Skip to content



Melvin Sokolsky was born and raised in New York City.  At the age of twenty-one, he was invited to join the staff of Harper's Bazaar.  Within the next few years he worked as a major contributor to four prestigious magazines: Esquire, McCall's, Newsweek, and Show. 

In 1962, Sokolsky photographed the entire editorial content of McCall's magazine - a first in its time.  The same year, he took inspiration from the paintings of Hieronymus Bosch and photographed the model Simone D’Aillencourt wearing couture while floating above the bemused residents of Paris in a clear plastic bubble.  The resulting photographs were a sensation in the pages of Harper’s Bazaar and remain some of the most influential fashion images of all time.

In 1969, Sokolsky embarked on a new career in television commercials as a director/cameraman.  Sokolsky has been honored with twenty-five Clio Awards, and is the recipient of every major television commercial award including the coveted "Director's Guild" nomination.  Many of Sokolsky's commercials are in the permanent collection of the Museum of Modern Art.

In 1972, Sokolsky, now versed in all phases of special effects and cinematography, presented a computerized zoom lens that he had designed to the Academy of Arts and Sciences that was subsequently nominated for an Academy Award.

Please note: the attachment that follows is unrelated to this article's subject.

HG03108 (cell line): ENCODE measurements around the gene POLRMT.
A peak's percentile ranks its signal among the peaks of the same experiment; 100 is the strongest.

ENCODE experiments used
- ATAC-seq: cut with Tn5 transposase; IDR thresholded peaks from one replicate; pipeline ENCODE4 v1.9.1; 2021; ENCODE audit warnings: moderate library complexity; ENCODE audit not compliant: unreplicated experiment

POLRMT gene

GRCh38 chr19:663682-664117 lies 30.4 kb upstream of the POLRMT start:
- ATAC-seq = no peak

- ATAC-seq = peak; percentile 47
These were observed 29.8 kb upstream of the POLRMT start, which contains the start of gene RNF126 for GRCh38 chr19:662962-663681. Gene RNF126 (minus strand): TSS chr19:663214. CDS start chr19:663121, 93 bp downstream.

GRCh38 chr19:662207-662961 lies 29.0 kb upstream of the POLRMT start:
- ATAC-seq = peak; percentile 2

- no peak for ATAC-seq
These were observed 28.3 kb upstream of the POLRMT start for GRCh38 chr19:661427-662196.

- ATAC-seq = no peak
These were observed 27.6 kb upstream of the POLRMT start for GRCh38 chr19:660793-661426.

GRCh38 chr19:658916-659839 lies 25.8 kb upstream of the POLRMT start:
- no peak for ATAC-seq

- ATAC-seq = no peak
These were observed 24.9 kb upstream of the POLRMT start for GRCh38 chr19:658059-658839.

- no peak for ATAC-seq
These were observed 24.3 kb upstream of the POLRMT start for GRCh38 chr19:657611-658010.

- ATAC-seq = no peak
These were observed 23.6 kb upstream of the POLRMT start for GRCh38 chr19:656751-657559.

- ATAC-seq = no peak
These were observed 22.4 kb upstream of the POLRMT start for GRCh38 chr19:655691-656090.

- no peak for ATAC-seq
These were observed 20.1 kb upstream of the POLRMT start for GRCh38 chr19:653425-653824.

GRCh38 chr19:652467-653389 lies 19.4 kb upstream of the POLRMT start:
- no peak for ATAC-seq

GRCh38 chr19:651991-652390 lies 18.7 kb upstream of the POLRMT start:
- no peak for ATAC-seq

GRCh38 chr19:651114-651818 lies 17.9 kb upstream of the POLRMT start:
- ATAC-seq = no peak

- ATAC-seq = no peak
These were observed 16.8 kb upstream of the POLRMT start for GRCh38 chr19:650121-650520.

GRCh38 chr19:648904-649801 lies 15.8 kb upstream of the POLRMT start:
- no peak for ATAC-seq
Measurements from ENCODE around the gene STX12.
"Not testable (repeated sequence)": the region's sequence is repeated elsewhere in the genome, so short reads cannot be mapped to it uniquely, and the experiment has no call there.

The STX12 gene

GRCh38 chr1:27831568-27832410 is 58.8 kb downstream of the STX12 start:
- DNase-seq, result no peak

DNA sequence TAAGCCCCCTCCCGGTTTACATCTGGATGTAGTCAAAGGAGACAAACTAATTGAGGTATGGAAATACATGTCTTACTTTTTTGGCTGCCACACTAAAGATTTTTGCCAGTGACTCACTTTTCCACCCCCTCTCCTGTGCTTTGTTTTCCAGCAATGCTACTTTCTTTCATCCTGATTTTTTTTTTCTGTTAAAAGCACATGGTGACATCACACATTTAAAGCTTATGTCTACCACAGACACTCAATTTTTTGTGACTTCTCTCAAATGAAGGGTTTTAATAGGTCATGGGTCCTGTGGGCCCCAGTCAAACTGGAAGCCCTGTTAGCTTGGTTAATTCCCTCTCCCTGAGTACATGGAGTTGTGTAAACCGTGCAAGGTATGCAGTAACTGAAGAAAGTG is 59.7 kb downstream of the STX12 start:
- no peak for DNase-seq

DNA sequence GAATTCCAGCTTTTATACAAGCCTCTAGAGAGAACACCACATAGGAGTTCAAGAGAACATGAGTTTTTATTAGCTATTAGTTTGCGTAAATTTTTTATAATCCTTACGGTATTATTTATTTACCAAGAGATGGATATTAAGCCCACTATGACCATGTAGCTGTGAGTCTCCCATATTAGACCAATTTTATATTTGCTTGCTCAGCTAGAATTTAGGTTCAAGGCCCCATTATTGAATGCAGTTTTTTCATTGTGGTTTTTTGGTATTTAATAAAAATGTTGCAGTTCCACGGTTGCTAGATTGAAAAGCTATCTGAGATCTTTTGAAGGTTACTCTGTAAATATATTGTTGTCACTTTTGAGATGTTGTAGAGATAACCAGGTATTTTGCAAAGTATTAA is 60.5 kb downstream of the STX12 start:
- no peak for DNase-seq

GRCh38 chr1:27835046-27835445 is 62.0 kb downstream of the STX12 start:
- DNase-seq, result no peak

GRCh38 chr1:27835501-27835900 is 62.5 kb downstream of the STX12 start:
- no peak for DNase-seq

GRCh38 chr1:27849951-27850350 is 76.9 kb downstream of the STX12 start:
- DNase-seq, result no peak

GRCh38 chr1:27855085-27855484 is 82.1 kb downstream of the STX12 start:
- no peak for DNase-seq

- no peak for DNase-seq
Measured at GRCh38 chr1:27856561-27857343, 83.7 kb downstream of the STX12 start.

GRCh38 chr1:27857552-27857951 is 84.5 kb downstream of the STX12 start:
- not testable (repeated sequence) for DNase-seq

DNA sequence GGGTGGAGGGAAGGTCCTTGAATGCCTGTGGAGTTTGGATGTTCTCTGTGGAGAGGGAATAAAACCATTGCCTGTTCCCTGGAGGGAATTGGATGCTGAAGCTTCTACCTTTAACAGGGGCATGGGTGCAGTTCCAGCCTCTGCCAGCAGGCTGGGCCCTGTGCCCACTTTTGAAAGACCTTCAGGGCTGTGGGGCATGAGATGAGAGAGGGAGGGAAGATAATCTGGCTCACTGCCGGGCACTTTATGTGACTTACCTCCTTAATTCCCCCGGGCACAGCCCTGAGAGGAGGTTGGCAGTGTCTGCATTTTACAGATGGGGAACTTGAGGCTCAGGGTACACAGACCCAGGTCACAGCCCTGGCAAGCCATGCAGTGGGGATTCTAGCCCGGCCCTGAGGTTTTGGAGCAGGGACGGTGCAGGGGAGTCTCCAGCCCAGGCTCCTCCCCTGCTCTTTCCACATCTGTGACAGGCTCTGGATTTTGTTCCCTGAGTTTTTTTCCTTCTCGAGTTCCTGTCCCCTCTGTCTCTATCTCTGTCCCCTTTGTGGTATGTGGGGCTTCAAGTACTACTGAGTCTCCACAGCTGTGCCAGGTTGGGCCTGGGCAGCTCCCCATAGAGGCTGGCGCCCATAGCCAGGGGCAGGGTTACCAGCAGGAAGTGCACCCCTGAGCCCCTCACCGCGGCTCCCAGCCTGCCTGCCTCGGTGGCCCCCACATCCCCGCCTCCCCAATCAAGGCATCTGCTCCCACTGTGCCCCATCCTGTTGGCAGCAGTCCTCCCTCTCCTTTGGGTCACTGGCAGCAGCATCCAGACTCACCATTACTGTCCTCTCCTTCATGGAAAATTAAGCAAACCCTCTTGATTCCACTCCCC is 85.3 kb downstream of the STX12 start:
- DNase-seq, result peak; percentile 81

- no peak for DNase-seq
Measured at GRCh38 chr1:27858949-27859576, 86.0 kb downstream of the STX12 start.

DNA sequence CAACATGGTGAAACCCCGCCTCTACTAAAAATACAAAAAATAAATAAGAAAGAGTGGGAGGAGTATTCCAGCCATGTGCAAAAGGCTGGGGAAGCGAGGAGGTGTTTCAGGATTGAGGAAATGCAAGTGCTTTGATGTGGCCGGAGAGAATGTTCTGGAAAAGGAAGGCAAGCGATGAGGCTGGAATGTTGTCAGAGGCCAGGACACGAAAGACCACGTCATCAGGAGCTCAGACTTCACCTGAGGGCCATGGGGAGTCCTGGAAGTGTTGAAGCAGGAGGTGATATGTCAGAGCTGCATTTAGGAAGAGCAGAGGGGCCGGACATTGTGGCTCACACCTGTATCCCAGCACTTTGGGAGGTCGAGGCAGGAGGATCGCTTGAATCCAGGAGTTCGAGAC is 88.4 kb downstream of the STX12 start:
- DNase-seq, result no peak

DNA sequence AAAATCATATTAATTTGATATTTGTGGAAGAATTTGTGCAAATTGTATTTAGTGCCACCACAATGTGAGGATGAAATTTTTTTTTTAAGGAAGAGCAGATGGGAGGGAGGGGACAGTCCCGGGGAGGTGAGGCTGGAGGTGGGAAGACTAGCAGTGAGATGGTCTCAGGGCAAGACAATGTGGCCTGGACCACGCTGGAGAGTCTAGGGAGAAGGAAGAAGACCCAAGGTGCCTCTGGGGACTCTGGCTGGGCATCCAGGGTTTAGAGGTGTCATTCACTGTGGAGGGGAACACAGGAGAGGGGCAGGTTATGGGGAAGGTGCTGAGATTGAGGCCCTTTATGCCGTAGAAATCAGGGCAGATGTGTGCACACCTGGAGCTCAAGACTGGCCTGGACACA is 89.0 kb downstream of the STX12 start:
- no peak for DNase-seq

In 1986, the Victoria and Albert Museum included Sokolsky’s photographs in their exhibition "Shots of Style: A Retrospective of the World's Major Fashion Photographers".  More recently, Sokolsky’s work was included in the exhibition “Icons of Style: A Century of Fashion Photography, 1911-2011” at the Getty Museum in Los Angeles in 2018.  In conjunction with each exhibition, both institutions also acquired Sokolsky photographs for their permanent collections.

Sokolsky published several books of his work which include Seeing Fashion (2000), Archive (2009), and Paris 1963/1965 (2011).

Back To Top